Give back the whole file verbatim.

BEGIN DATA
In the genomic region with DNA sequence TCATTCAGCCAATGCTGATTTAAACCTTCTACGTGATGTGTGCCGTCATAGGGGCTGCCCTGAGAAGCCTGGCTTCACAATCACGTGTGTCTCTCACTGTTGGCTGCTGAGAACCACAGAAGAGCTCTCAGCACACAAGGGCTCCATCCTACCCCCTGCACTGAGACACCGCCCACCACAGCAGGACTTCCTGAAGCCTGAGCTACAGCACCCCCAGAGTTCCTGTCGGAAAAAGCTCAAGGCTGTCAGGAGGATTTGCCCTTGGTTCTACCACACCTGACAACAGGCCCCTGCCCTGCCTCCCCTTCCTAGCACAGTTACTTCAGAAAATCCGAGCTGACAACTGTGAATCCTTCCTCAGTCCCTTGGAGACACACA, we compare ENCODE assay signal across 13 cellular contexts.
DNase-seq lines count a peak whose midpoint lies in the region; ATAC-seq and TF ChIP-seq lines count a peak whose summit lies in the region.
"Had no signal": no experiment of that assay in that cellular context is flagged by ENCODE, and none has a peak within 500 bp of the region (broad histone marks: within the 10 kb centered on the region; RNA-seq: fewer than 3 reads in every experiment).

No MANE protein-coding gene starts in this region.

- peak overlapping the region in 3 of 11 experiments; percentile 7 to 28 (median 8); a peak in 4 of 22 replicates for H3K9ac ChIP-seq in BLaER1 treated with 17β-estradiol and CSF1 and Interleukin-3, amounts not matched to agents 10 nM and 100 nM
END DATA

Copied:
In the genomic region with DNA sequence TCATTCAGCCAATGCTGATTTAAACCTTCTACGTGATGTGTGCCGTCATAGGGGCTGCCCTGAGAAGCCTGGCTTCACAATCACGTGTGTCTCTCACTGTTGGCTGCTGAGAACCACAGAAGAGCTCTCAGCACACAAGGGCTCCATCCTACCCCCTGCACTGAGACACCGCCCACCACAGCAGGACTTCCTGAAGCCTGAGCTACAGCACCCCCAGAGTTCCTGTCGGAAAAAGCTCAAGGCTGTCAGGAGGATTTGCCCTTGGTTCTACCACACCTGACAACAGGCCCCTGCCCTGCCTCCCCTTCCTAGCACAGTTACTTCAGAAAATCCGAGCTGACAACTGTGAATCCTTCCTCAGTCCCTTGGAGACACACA, we compare ENCODE assay signal across 13 cellular contexts.
DNase-seq lines count a peak whose midpoint lies in the region; ATAC-seq and TF ChIP-seq lines count a peak whose summit lies in the region.
"Had no signal": no experiment of that assay in that cellular context is flagged by ENCODE, and none has a peak within 500 bp of the region (broad histone marks: within the 10 kb centered on the region; RNA-seq: fewer than 3 reads in every experiment).

No MANE protein-coding gene starts in this region.

- peak overlapping the region in 3 of 11 experiments; percentile 7 to 28 (median 8); a peak in 4 of 22 replicates for H3K9ac ChIP-seq in BLaER1 treated with 17β-estradiol and CSF1 and Interleukin-3, amounts not matched to agents 10 nM and 100 nM